Sacramento, Calif. – The Harvey Milk Foundation announced today that US Secretary of the Navy Ray Mabus officially named the first US Navy ship after a LGBT and civil rights leader and LGBT Navy veteran, Harvey Milk, at a ship-naming ceremony held yesterday, August 16, at The Great Lawn on Treasure Island in the San Francisco Bay Area. The USNS Harvey Milk is the second ship of the next generation of fleet replenishment oilers, all of which will be named after important civil rights leaders.
“The future USNS Harvey Milk will play a vital role in the mission of our Navy and Marine Corps while forging a new path in fleet replenishment,” said Mabus. “Naming this ship after Harvey Milk is a fitting tribute to a man who had been at the forefront of advocating for civil and human rights.”
USNS Harvey Milk is one of six ships built by General Dynamics NASSCO in San Diego. Construction is expected to begin in 2019 with delivery to the Navy in 2021. The first fleet replenishment oiler (T-AO 205) will be named USNS John Lewis after the civil rights movement leader and current U.S. representative of Georgia’s Fifth Congressional District.
“Uncle Harvey’s legacy is bigger than San Francisco, it is bigger than the US, it’s bigger than the LGBT community. It is a legacy of hope and a story of sacrifice for everyone and my goal has always been to spread that hope and call for visibility not just across the nation but around the world,” said Stuart Milk, Harvey’s nephew and co-founder of the Harvey Milk Foundation. “The USNS Harvey Milk, without even having set sail, has already joined us on that journey of hope without qualification – hope here in America and hope across the seas.”
Many global, national, statewide and local leaders and community groups joined together to celebrate this honor and the Harvey Milk legacy that reaches and continues to impact communities around the world. They include Secretary Mabus; House Democratic Leader Nancy Pelosi; California State Assembly Speaker Emeritus Toni Atkins; Edwin M. Lee, Mayor of San Francisco; Kevin Faulconer, Mayor of San Diego; Scott Wiener, San Francisco Supervisor; Todd Gloria, San Diego City Councilmember; Nicole Murray-Ramirez, San Diego City Commissioner; Robert J. Jones, Ph.D., President of the State University of New York (SUNY) at Albany (Harvey Milk’s alma mater); Nancy G. Brinker, Founder of Susan G. Komen, Former U.S. Ambassador to Hungary and member of the Harvey Milk Foundation’s leadership and advisory board; James C. Hormel, Former U.S. Ambassador to Luxembourg; Stuart Milk; Anne Kronenberg, Harvey Milk’s campaign manager and political aide; Christine Pelosi, San Francisco Giants Foundation; Tim Gill, philanthropist and founder of the Gill Foundation; Former San Francisco Supervisor’s Bevan Dufty and Carol Ruth Silver; San Francisco Gay Men’s Chorus; as well as members of the Harvey Milk family and many others.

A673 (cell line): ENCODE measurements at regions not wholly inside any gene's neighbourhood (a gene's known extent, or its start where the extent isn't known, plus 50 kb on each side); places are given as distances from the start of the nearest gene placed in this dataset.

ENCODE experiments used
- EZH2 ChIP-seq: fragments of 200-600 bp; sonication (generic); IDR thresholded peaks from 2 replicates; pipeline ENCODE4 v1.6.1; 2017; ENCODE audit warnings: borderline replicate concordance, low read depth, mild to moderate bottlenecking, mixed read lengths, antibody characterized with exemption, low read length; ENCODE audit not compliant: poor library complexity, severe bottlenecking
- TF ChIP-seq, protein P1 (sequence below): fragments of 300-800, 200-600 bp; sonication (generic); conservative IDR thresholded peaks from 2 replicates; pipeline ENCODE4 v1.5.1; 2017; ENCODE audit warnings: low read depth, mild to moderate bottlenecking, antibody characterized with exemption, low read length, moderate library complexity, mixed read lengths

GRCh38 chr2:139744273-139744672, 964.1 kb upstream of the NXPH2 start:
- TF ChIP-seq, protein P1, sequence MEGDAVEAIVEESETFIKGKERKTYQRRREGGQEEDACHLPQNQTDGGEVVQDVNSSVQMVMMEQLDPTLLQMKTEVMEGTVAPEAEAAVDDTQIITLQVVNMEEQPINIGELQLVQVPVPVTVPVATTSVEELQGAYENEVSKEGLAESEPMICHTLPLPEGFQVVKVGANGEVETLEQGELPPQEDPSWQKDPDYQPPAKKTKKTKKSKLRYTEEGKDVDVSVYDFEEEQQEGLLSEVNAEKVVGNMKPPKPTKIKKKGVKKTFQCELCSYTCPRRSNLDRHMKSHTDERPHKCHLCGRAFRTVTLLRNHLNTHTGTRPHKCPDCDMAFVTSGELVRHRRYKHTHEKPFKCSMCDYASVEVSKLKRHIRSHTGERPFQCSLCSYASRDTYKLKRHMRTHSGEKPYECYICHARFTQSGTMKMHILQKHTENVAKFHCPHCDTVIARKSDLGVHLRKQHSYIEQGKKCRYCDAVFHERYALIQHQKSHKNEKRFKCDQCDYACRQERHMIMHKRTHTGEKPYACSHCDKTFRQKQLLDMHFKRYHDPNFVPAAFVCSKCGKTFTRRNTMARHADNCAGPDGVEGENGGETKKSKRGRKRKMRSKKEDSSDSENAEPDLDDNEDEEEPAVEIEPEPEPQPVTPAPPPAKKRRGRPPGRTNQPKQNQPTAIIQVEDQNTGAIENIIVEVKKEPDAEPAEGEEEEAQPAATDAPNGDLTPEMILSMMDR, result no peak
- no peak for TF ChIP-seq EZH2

“Supervisor Harvey Milk was a true pioneer of the LGBTQ movement, and his legacy is felt throughout the world,” said Mayor Edwin M. Lee. “As a city with a rich naval tradition and known for its leadership on LGBTQ rights, San Francisco celebrates the naming of the USNS Harvey Milk on former Naval Station Treasure Island.”
The Harvey Milk Foundation is a global non-profit charitable organization that promotes Harvey Milk’s legacy through human rights education and outreach efforts across the world. Harvey Milk (1930-1978) was the first openly gay major elected official in the United States when he was elected to the San Francisco Board of Supervisors in 1977. He was assassinated in San Francisco’s City Hall in November 1978. The foundation is led by Harvey Milk’s nephew, Stuart Milk. For more information on the Harvey Milk Foundation, please visit http://milkfoundation.org and engage with the foundation online (Twitter & Facebook).
It’s National Coming Out Day
Today is National Coming Out Day which is a day of raising awareness and destigmatization for the LGBTQ community.
It's #NationalComingOutDay! Come out as gay. Come out as trans. Come out as supporting equality. We need your voices now.
— Ellen DeGeneres (@TheEllenShow) October 11, 2017
2. If you think you're ready to come out as LGBT then pick one person you trust and speak to them. It's not a race! #NationalComingOutDay
— Wayne Dhesi (@WayneDavid81) October 11, 2017
3. If you don't feel comfortable using a label for your identity then don't. Try explaining how you feel instead. #NationalComingOutDay
— Wayne Dhesi (@WayneDavid81) October 11, 2017